This is a typical DS9 novel, the Cardassians are threatening to invade, DS9 is ready to blow up despite O'Brien's best efforts, the Bajoran political situation is unstable and the Ferengi are trying to turn a profit out of the ensuing chaos. The characters are consistent with the series and the author has managed to bring them to life. On the down side it does take awhile for the action to pick up. The first half of the novel is a bit slow. Still for fans of the series (and really who else would be reading this) this is a reasonable substitute to re-watching one of the old episodes and is a better than average entry into the series.
  • Akisame
"Betrayal" is the one and only Star Trek effort from this author, at least to date. I find this to be somewhat disappointing as the author did a rather decent job with the plot development and characterizations. I found her writing style to be quite decent and the pacing of the novel to be reasonably engaging. The plot for this story is very interesting and compelling.
The cover art for this title is reasonably decent, yet standard fare for the time in which this novel was published.
The premise:
Deep Space Nine is the staging ground for a conference in which ambassadors from all over the Federation have assembled to determine the future of Bajor. As the stations personnel are having an already difficult time keeping all of these ambassadors happy, terrorist start blowing parts of the station, leaving Sisko and Odo the difficult task of trying to find and stop these ruthless terrorists. To make matters worse, a new Cardassian Gul shows up demanding the return of Deep Space Nine to the Cardassian Union. Commander Sisko must now diffuse this entire situation that threatens the very existence of Bajor.
What follows is a rather decent early Deep Space Nine story that is told fairly well and I would recommend this novel to any and all fans of the genre. {ssintrepid}
  • Prinna
This could very easily have degenerated into a cookiecutter DS9 story; all the standard elements were there: Bajoran terrorists from Kira's past, treacherous Cardassians, a threat to the existence of the station and the future of Bajor, scheming, greedy Ferrengi, and an overworked Sisko regretting that he hasn't time to spend with his son. There were a couple of new twists, such as a sympathetic look at a Cardassian, and we were missing the requisite appearance by the Prophets, but for the most part, there was nothing really new here.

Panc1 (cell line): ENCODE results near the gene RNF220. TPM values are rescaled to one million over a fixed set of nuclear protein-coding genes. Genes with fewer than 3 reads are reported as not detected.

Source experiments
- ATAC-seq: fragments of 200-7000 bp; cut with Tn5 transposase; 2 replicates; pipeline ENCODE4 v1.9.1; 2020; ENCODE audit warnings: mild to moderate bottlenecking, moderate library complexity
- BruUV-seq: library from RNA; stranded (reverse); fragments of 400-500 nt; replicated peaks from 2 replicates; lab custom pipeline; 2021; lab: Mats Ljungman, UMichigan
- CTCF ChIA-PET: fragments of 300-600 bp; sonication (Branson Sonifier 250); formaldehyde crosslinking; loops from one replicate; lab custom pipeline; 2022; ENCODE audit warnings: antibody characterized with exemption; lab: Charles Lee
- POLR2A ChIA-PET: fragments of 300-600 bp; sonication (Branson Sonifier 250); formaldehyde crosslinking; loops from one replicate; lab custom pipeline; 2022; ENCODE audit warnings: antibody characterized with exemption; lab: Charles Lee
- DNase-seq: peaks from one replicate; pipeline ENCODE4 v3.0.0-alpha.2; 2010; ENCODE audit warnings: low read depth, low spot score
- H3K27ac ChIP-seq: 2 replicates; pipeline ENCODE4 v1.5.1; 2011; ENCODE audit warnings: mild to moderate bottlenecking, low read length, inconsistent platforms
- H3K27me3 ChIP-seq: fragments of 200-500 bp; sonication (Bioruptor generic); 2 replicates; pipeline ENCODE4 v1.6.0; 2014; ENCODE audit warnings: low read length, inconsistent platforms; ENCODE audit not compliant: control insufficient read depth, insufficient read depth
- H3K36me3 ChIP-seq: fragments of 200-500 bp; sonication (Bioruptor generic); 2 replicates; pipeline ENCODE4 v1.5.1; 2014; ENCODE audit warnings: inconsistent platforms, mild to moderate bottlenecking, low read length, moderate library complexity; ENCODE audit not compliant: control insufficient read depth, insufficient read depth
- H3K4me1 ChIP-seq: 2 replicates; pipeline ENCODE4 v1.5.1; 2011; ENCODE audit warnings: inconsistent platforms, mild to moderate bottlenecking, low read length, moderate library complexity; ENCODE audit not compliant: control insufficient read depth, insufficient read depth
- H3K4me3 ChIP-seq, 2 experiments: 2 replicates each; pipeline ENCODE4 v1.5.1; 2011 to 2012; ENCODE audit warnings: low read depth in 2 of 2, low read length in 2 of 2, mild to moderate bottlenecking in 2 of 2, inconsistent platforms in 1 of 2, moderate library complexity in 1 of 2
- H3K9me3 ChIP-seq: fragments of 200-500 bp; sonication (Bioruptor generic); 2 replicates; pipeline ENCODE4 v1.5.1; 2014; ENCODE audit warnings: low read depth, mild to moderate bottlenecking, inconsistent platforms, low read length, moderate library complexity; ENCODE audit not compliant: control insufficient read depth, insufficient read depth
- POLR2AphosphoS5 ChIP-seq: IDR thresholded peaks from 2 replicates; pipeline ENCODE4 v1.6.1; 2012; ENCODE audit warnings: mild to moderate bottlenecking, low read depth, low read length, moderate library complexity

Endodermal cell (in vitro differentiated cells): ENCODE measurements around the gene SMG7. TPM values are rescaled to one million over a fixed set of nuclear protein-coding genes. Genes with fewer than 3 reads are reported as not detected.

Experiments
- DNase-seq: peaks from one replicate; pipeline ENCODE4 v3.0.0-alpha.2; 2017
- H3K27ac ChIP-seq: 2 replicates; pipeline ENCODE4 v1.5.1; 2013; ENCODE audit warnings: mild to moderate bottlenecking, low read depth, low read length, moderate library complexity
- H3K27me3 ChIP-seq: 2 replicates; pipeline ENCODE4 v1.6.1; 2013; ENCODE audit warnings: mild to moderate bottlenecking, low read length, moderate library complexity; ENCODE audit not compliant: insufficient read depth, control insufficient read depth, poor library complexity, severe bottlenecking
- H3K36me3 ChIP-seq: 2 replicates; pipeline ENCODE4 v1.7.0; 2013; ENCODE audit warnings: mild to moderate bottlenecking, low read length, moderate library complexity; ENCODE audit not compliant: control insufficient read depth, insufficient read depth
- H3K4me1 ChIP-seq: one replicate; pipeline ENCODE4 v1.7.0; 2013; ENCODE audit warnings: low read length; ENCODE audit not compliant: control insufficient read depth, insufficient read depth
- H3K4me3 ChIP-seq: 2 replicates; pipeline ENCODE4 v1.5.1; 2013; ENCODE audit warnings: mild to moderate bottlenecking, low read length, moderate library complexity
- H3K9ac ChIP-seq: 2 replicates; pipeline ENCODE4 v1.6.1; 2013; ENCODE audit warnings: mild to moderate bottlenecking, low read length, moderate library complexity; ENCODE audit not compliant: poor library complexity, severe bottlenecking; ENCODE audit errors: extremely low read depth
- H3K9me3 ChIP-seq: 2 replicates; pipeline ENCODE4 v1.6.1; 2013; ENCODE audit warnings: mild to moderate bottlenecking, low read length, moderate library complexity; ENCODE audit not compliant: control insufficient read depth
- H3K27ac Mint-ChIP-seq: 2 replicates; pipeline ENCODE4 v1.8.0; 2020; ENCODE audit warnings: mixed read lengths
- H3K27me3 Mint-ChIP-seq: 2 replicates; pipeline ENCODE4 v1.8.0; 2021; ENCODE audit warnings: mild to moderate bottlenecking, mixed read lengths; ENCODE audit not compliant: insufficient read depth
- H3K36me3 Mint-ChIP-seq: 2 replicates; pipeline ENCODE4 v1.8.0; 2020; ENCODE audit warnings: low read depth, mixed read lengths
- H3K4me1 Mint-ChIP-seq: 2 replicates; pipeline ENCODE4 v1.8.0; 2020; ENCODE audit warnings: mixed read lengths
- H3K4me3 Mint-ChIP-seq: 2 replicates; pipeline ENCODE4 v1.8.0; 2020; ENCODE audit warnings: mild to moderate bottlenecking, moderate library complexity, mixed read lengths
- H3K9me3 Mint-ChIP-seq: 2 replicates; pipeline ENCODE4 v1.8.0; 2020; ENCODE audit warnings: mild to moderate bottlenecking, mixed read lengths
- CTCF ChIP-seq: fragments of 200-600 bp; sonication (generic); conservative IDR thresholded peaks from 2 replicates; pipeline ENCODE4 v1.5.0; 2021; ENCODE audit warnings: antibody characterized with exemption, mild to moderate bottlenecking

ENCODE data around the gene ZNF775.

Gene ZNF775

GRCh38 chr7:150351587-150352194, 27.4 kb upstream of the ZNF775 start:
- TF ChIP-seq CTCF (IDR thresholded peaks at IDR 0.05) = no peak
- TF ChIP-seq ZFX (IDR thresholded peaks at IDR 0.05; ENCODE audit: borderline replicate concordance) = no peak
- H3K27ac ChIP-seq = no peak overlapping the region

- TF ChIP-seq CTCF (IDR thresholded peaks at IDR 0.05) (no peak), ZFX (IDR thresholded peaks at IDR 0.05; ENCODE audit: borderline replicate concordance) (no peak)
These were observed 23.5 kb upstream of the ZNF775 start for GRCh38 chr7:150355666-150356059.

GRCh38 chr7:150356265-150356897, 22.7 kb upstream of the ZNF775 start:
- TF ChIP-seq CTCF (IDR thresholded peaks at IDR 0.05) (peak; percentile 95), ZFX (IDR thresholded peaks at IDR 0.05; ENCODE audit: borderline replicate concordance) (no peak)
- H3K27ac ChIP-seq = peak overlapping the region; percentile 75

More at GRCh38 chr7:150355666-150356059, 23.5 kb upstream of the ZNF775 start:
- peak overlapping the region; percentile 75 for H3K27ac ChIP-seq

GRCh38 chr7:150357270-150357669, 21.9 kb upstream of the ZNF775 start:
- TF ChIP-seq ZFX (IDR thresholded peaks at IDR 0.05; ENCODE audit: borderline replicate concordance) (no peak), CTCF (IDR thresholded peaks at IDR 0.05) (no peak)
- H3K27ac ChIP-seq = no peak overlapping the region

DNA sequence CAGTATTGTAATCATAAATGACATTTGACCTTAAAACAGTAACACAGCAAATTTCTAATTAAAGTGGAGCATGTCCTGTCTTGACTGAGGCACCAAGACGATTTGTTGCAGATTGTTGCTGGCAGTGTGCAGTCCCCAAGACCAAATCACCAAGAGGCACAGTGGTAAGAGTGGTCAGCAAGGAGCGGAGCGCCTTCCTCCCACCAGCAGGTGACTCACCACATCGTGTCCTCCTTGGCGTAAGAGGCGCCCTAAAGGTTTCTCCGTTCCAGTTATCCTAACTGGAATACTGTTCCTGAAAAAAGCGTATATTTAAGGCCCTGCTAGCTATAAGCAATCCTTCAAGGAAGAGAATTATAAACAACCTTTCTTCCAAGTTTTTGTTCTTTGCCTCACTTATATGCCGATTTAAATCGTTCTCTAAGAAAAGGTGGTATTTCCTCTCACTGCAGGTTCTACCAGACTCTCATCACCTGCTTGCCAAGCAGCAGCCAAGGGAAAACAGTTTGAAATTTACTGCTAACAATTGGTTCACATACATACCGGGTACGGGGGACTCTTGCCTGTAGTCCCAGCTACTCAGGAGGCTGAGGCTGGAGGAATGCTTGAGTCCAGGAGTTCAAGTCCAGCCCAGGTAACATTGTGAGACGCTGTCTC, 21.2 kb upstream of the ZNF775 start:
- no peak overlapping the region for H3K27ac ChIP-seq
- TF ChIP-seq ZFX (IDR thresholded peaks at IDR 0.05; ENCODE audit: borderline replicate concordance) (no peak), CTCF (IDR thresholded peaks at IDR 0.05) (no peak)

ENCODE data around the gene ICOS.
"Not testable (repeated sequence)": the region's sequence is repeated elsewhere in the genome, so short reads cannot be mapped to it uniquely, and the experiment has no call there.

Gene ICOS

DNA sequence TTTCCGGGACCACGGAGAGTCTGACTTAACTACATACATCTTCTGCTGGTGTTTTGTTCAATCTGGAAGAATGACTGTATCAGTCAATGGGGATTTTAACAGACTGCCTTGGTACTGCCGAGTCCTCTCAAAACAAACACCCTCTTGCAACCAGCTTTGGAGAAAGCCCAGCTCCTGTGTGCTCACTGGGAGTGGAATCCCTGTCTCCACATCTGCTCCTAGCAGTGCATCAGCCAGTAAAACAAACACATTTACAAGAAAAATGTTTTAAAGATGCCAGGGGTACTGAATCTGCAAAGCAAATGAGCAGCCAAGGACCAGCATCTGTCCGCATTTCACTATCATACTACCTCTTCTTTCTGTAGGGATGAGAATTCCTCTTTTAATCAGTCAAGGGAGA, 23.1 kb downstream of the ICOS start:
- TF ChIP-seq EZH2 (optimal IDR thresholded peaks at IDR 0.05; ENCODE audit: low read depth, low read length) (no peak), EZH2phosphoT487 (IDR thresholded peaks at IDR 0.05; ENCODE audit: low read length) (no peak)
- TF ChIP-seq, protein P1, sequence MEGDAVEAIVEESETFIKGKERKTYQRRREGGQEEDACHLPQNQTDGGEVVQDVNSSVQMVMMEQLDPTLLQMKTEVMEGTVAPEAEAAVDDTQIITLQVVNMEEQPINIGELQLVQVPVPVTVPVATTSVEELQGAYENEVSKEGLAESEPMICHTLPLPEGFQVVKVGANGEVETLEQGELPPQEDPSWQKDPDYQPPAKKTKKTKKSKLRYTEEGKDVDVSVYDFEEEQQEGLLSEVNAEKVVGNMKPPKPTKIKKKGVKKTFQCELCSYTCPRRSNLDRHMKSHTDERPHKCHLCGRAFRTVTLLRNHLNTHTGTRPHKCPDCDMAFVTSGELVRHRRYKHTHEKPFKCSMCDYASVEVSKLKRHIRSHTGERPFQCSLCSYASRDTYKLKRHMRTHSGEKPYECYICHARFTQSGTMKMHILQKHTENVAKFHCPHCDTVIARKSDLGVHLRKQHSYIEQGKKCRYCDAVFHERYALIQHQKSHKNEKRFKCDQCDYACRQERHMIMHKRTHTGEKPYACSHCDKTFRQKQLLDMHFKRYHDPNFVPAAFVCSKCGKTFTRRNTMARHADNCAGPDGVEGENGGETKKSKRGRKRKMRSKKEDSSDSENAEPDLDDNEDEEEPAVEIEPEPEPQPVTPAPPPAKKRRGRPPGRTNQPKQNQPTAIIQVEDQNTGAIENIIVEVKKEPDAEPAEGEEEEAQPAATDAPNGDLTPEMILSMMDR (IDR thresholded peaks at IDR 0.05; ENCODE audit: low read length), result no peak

Still, the writing was good enough to overcome that, at least for the most part. The story was a good read in spite of itself, and the characters were mostly well-handled, although Odo seemed a bit more cardboard than usual.
If you're looking for a novel and different DS9 plot, don't look for it here. But if you're looking for a competently executed rehashing of all the standard elements that make DS9 what it is, this is a fine example of the genre.
  • Maridor
After you force yourself past the first 3 to 4 chapters, this book becomes a page turner. You will find youself lost within the intricacies of the cardassian deserter, and his road to escape from the brutal gul marak.
The sub plot of this book is not apparent at first, but becomes more clear as the pages turn. You will get through chapters 6 through 23 in about 1 day if you read like i do. They grip you.
I do recommend this novel to any star trek deep space nine fan who is looking for more details about the cardassian empire and the relations that bajor's new provisional government has with other secondary federation worlds.
  • Morlurne
I have to admit: I did not finish this book. The writer went too much into the minds of the characters and didn't do much with plot development or action. Plus, because she uses so few of the available characters, she gives away her "bad guy" and the "plot" after the fifth chapter.
Good story, bad ST writer.
  • Naktilar
While the best Deep Space Nine book in my opinion is still "Fallen Heros", "Betrayal" also has its moments. Not for any specific plot reasons but its nice to see a book where Jake Sisko is not the dull eyed preadolsent and actually does something to contribute.
What turns off a lot of TREK fans about DS9 -- the heavy overlaid back-story about the Cardassia-Bajor conflict -- is precisely what a lot of fans find so compeling about this third (and best!)entry in the franchise. This tale (released May 1994, just as DS9 was winding up its second season) features the supposed Cardassian "traitor" Berat. He comes across as one of the most intriguing minor characters of the DS9 saga.